Effective Assignment Feedback through Timely and Personal Digital Audio Engagement

Effective Assignment Feedback through Timely and Personal Digital Audio Engagement

Anne Nortcliffe (Sheffield Hallam University, UK) and Andrew Middleton (Sheffield Hallam University, UK)
DOI: 10.4018/978-1-60566-884-0.ch022
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Audio feedback is a method that can provide rich, personal and detailed feedback that can convey more than the written word. This is particularly achieved through the capturing of the expressive quality of the speaker’s voice. Audio feedback has the potential to promote student engagement in the feedback process, as it is not associated with the negative connotations of written feedback. This chapter will draw upon the growing literature base and recent research. It will indicate how different approaches to using audio technology can enhance the learning experience and the feedback process through its personal and timely qualities. The chapter will conclude with guidelines for best practice for implementation of audio feedback.
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This chapter explains why well-designed audio feedback offers an effective tool for promoting student reflection in supporting their ongoing development. It describes and considers various methods of implementation and the factors that determine the approaches that can be taken. Drawing upon a growing literature base and evidence from recent research, the main focus is on how audio can be designed to enhance a meaningful feedback process through its ability to support personal and timely intervention. The chapter also provides further analysis of the students' perceptions of audio feedback, how they value it, and its impact on their learning. It pulls together findings from several pieces of work by the authors including previously unpublished research.

We begin by introducing some important themes that underpin understandings of effective audio feedback implementation. We then introduce and examine five approaches to providing audio feedback: broadcast feedback; personal tutor monologue; peer review; peer conversation; and personal feedback conversations. We draw upon a range of data, using various research methods, to analyse each approach in more detail.

The Purpose of Feedback and Important Themes in the Design of Effective Feedback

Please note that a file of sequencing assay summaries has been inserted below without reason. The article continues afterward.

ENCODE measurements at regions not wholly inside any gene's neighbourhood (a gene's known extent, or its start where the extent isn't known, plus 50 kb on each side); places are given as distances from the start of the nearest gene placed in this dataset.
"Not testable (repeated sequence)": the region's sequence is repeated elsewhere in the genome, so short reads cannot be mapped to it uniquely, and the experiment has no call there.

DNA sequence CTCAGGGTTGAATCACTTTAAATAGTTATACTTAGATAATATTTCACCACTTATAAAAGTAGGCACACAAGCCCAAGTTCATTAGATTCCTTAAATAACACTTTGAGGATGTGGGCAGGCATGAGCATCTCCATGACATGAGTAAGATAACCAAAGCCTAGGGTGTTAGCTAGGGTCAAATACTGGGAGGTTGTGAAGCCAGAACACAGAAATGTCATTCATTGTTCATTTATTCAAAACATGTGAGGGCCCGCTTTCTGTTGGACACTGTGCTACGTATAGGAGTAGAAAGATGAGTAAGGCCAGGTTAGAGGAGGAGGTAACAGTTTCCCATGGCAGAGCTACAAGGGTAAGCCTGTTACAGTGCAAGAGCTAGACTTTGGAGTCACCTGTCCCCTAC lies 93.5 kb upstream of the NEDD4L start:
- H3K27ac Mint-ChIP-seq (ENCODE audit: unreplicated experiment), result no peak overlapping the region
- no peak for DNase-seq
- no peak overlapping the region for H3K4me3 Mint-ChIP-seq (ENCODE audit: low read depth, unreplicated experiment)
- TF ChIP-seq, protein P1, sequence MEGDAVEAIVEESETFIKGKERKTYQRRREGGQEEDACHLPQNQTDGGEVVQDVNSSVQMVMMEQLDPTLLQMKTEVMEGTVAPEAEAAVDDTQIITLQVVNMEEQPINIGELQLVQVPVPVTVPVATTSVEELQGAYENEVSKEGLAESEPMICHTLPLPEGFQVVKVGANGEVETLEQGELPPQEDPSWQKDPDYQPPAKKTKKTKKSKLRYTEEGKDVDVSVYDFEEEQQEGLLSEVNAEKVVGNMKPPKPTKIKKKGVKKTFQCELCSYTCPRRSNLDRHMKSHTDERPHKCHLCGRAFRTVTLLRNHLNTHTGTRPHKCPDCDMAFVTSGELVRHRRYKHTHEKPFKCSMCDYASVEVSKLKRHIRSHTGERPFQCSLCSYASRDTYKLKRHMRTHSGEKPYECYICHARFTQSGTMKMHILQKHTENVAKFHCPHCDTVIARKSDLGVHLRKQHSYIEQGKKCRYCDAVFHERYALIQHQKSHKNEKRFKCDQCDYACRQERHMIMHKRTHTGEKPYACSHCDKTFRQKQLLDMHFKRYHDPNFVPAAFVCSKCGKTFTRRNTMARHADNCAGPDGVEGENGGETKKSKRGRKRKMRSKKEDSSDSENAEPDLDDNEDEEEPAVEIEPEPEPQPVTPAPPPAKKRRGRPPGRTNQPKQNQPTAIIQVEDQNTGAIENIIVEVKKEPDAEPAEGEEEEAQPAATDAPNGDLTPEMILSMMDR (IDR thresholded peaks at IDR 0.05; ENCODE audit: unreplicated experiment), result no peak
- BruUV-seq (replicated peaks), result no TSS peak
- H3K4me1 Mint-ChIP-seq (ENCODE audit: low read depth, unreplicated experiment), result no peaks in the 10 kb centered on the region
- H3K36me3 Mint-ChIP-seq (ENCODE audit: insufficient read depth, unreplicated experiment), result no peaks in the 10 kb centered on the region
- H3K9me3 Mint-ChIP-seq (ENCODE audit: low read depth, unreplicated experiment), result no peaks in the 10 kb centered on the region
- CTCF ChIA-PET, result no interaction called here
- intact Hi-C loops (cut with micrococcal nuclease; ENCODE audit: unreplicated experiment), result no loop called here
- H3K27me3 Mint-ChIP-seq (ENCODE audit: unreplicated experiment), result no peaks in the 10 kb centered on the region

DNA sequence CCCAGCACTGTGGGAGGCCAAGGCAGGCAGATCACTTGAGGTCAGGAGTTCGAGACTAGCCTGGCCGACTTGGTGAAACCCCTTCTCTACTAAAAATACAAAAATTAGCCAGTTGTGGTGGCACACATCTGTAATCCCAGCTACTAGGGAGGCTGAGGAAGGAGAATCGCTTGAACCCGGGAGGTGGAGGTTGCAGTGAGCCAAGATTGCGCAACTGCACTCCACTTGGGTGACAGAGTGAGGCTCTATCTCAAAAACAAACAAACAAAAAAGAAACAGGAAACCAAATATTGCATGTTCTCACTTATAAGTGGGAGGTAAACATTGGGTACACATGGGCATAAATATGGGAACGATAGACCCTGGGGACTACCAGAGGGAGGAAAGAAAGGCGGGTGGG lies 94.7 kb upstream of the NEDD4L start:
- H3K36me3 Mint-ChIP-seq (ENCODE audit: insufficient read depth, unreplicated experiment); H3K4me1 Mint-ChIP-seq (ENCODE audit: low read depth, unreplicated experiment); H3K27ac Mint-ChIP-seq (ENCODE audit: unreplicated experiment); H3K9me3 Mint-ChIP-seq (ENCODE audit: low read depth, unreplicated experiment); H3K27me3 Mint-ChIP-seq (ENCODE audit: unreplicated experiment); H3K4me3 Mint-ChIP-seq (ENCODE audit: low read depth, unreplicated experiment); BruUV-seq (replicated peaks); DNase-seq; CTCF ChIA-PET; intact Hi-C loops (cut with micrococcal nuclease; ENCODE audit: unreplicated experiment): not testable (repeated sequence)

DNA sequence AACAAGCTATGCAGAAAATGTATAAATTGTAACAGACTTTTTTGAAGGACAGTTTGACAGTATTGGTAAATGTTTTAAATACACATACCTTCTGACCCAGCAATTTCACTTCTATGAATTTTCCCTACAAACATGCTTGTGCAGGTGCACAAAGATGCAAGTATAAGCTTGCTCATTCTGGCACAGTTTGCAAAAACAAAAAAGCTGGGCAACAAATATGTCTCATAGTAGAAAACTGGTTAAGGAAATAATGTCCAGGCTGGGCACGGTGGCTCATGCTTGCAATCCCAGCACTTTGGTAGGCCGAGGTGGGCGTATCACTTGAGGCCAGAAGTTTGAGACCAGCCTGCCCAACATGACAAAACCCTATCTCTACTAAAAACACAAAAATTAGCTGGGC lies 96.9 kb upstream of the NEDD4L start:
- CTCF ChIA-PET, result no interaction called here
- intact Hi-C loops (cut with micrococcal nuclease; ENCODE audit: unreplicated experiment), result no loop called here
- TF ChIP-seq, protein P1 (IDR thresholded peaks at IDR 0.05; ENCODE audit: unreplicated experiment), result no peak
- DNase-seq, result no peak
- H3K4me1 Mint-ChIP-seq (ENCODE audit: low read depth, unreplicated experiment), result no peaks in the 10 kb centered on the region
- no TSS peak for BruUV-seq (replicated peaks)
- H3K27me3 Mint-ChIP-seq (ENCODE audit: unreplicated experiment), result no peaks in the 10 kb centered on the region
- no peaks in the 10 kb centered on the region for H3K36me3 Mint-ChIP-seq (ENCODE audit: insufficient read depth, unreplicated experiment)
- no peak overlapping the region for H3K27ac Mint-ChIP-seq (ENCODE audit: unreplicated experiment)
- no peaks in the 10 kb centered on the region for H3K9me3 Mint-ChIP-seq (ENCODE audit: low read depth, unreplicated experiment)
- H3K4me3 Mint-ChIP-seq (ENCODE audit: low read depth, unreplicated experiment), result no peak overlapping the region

Effective feedback creates a learning opportunity enabling and motivating students to identify what they need to do (Sadler, 1989). Students at Sheffield Hallam University appear to share this view,

If you do a task and you don’t get feedback after, it’s like you’ve just written something and you have submitted it, but it’s not really important. But if you get that feedback, you know that you were lacking this and that.

This comment indicates how students who receive useful feedback are able to use the assessment as a formative opportunity. A similar comment by a Sheffield Hallam University student emphasises how feedback can encourage ongoing engagement with the work,

You can actually go back to the assignment, read it and just see exactly what the feedback was talking about. If you don’t get the feedback obviously there’s no point in going back and looking at the assignment you’ve done.

In this digital age it is useful to consider, therefore, how technology can be used to encourage greater engagement with feedback, especially where it can support the feed forward of advice, enabling a quick focus on aspects of work in need of improvement (Chickering & Ehrmann 1996). Previous educational research demonstrates how audio technology can enhance learning through the provision of feedback. Moore’s (1977) studies of analogue audio feedback indicated that the students preferred audio feedback to written feedback and this has been echoed over the years by Sipple (2007) and others. Johanson (1999) noted that analogue audio feedback promoted self-reflection and the students’ ability to improve subsequent assignments through encouragement to feed forward.

Rotheram (2007) emphasises that audio can be used to introduce a personal, pastoral dimension to tutor feedback, a quality that can enhance the student learning experience, whilst at the same time satisfying administrative demands, including those of the external examiner.

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